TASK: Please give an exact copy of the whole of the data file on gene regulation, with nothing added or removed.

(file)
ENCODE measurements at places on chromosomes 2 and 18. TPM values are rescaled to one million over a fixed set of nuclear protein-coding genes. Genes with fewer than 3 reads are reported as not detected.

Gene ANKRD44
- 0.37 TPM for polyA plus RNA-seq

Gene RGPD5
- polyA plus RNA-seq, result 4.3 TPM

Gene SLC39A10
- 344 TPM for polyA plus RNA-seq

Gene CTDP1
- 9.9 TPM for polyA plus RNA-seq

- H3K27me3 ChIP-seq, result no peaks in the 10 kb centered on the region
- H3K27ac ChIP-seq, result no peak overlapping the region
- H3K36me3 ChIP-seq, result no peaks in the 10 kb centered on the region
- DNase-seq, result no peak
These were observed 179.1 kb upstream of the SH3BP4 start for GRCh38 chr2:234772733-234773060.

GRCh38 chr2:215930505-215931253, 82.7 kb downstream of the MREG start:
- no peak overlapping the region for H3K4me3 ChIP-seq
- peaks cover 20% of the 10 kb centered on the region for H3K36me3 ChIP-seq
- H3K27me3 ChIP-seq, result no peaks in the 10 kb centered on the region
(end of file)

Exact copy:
ENCODE measurements at places on chromosomes 2 and 18. TPM values are rescaled to one million over a fixed set of nuclear protein-coding genes. Genes with fewer than 3 reads are reported as not detected.

Gene ANKRD44
- 0.37 TPM for polyA plus RNA-seq

Gene RGPD5
- polyA plus RNA-seq, result 4.3 TPM

Gene SLC39A10
- 344 TPM for polyA plus RNA-seq

Gene CTDP1
- 9.9 TPM for polyA plus RNA-seq

- H3K27me3 ChIP-seq, result no peaks in the 10 kb centered on the region
- H3K27ac ChIP-seq, result no peak overlapping the region
- H3K36me3 ChIP-seq, result no peaks in the 10 kb centered on the region
- DNase-seq, result no peak
These were observed 179.1 kb upstream of the SH3BP4 start for GRCh38 chr2:234772733-234773060.

GRCh38 chr2:215930505-215931253, 82.7 kb downstream of the MREG start:
- no peak overlapping the region for H3K4me3 ChIP-seq
- peaks cover 20% of the 10 kb centered on the region for H3K36me3 ChIP-seq
- H3K27me3 ChIP-seq, result no peaks in the 10 kb centered on the region